Traditional Chinese medicine has been used for thousands of year to treat pain conditions, both acute and chronic. It is both effective and safe to use as a stand-alone treatment for pain conditions as well as an adjunctive treatment to Western medical treatments and medications. Many times, herbal medicine is combined with acupuncture in the treatment of pain conditions.
Acupuncture and herbal medicine both help to reduce pain by enhancing circulation, reducing inflammation, relaxing muscles, increasing tissue healing, changing pain perception, and breaking up scar tissue.
Traditional Chinese medicine is a holistic medical system which encourages the body to promote its own natural healing and improve overall function. Acupuncture is a safe, effective procedure for eliminating or reducing pain.
When should someone seek an acupuncturist for pain?
To reduce or eliminate pain and increase range of motion
Help speed recovery after surgery
Reduce dependency on pain medications
Manage chronic pain
What are some common pain conditions that are effectively treated with traditional Chinese medicine?
Back pain (including neck, mid, and low back)
Carpal Tunnel Syndrome
Degenerative Disc Disease
Headaches and migraines
Neck and shoulder pain
Repetitive Strain Injuries
Acupuncture frequency varies with pain conditions. For acute conditions, we recommend acupuncture twice weekly. For more chronic and long-standing issues, acupuncture frequency is usually once weekly. For acute conditions, 4-10 treatments may be needed. For chronic issues, treatment can last for 1-2 months up to a year, depending on the severity of the issue.
What is myofasical dry needling?
Dry needling is the use of fine needles to stimulate the repair of highly sensitive muscle or fascia fibers that are causing pain. Whether the result of sitting at a desk for too long, overuse or trauma from a sport or other activity, or from day-to-day stress, injury to muscle and connective tissue is the most common cause and contributor to pain. The needle gently stimulates the highly reactive fibers, or trigger points, along with surrounding tissue, often eliciting a “light twitch” (reflex) response and provoking the sensitive fibers to respond by protecting and repairing themselves.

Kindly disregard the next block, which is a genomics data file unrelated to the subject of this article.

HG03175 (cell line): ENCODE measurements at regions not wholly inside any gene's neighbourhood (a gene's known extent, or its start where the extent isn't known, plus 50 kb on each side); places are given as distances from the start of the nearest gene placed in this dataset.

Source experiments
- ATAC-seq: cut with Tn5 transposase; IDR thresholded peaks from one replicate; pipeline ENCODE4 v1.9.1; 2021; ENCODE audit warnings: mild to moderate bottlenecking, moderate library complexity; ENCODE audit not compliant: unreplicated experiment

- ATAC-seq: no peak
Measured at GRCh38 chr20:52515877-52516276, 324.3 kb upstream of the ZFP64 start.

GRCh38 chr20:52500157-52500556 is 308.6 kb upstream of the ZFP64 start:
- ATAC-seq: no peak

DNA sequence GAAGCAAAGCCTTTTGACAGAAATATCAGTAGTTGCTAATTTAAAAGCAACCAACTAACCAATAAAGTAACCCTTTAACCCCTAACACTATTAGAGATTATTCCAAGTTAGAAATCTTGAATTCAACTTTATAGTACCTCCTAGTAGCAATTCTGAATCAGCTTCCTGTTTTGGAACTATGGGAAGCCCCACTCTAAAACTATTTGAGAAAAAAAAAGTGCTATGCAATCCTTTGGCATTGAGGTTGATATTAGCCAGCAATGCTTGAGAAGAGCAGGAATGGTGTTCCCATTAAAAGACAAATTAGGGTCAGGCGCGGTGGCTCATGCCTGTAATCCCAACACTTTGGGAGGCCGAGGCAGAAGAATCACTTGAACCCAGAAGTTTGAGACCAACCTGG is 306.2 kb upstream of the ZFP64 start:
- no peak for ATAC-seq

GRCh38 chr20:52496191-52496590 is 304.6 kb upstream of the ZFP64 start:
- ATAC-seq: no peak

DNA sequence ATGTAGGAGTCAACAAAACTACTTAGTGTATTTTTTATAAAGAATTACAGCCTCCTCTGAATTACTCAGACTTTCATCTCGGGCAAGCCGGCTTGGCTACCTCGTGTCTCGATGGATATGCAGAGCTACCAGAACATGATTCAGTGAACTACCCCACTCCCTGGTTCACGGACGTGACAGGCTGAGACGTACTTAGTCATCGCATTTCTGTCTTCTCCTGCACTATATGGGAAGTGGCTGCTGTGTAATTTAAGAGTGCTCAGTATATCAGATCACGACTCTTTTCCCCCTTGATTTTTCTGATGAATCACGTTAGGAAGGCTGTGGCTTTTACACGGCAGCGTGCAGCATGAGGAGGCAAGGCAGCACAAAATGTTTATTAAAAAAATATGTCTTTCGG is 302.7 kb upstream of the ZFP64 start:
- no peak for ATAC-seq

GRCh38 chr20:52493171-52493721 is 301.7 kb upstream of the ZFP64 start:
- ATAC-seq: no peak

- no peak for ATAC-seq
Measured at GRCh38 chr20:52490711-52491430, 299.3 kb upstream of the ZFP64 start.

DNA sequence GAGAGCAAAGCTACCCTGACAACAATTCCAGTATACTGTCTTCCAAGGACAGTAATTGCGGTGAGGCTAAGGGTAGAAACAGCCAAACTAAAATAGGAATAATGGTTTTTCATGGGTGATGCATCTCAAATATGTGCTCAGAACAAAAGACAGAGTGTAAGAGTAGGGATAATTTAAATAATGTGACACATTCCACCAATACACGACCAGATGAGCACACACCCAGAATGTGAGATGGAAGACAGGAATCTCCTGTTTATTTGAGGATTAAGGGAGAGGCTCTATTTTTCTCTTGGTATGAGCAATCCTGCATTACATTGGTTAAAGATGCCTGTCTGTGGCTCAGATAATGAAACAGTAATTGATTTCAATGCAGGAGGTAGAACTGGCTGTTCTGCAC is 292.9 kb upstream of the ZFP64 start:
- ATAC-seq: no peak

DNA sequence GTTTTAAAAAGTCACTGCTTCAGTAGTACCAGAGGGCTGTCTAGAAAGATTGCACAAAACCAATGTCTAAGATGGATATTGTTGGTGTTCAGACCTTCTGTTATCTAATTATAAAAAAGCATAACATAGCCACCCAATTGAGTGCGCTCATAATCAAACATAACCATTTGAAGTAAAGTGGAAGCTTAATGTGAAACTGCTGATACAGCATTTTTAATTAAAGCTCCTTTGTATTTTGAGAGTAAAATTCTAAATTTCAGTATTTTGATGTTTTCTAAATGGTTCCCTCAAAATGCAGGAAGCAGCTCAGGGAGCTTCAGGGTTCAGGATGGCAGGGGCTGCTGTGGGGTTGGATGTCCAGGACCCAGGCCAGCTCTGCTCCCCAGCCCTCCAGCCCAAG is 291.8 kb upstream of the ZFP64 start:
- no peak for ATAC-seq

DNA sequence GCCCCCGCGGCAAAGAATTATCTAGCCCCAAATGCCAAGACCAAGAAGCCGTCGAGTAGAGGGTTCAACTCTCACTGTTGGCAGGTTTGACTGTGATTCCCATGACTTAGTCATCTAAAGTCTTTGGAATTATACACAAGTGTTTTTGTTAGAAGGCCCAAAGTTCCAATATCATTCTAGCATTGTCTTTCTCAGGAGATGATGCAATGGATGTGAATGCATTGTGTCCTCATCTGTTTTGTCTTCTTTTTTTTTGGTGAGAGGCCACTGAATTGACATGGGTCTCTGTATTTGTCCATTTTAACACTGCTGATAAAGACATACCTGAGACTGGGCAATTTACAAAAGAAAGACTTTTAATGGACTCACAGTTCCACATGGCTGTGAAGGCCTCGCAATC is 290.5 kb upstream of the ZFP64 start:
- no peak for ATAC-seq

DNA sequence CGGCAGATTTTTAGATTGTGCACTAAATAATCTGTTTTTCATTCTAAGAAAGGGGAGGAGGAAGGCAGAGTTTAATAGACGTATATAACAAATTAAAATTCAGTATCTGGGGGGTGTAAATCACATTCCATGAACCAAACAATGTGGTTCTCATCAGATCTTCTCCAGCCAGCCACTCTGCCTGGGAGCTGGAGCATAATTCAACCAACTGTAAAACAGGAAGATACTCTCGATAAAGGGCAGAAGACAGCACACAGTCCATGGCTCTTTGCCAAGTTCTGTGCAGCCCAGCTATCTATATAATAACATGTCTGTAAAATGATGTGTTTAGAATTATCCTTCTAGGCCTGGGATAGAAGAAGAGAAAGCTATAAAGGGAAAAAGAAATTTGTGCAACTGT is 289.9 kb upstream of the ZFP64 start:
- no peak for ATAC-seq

Is dry needling safe? The technique of dry needling has been used for many decades (and acupuncture for over two millennia). Numerous large-scale safety studies—comprising over a million treatments in one study alone—have shown that adverse events are very rare, usually consisting of local soreness or swelling, and demonstrating conclusively the procedure’s safety.
Does it hurt? Dry needling involves the stimulation of sensitive muscle fibers, which can feel uncomfortable and may result in soreness for a day or more following the treatment.
What’s the difference between dry needling and acupuncture? While dry needling and acupuncture use the same implements—extremely fine needles—the development of dry needling was not influenced by acupuncture; the practices are independent of one another, employing different theories and techniques. In short, dry needling is focused on restoring healthy anatomy and physiology through stimulation of injured local muscle tissue, while acupuncture seeks to normalize the flow along meridians. Many locations for dry needling overlap with acupuncture points (while many do not), but the criteria that define point locations and the needle techniques are very different between the two practices. At SFIM, we are experts in both acupuncture and myofascial dry needling, and we are supportive of both practices, often combining them to maximum effect.